I love man-made disaster stories such as Fritz Leiber’s ‘A Pail of Air’ where Earth is pulled out of orbit by a dark star. As a result, air has become frozen and must be thawed out to be used. Then there are all the nuclear-war novels and movies such as Fail-Safe, On the Beach, and Planet of the Apes. Are you interested in the perils of overpopulation? Try Harry Harrison’s novel Make Room! Make Room!, which was made into the movie Soylent Green, starring Charleton Heston. Sometimes humanity endangers their existence in other ways, such as in bug movies like Them! where atomic bombs produce giant ants. I also love movies like The Andromeda Strain. It seems I’ve read and seen a lot of stories where scientists take one too many chances.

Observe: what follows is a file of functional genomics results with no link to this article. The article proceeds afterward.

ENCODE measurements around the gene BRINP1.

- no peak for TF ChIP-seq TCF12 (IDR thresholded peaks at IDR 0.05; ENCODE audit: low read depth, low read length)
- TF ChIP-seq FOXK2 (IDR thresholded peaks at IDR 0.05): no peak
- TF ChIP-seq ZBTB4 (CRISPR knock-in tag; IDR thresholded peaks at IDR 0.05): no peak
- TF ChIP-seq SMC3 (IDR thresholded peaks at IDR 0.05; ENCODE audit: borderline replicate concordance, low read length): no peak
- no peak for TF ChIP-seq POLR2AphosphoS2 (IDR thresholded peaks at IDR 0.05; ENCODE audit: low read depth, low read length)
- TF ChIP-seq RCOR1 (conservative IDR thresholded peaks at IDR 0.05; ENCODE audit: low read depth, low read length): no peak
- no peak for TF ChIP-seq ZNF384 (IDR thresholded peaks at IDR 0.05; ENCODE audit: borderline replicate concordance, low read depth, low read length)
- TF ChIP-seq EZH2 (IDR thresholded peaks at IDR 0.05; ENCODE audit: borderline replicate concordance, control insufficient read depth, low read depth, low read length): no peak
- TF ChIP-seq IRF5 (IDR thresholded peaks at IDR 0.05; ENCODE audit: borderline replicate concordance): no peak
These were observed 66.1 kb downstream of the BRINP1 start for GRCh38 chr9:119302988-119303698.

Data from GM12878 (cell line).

I have a weakness for end-of-the-world films and books such as The Day After Tomorrow, The Road and the book on which it’s based by Cormac McCarthy. Ration by Cody T Luff, and of course my favourite Stephen King novel, The Stand. I would like to add that YA dystopia is fantastic, I’ve just read Dry by Neal Shusterman which is quite a timely book considering recent issues in Australia. I have a weakness for the bleak.
I love how tales of a dying (or broken) world come in so many forms. Some of my favourites are: Two Dark Moons (Avi Silver); Recursion (Blake Crouch); The Broken Earth trilogy (N.K. Jemisin); Gods, Monsters and the Lucky Peach (Kelly Robson); The Gutter Prayer (Gareth Hanrahan).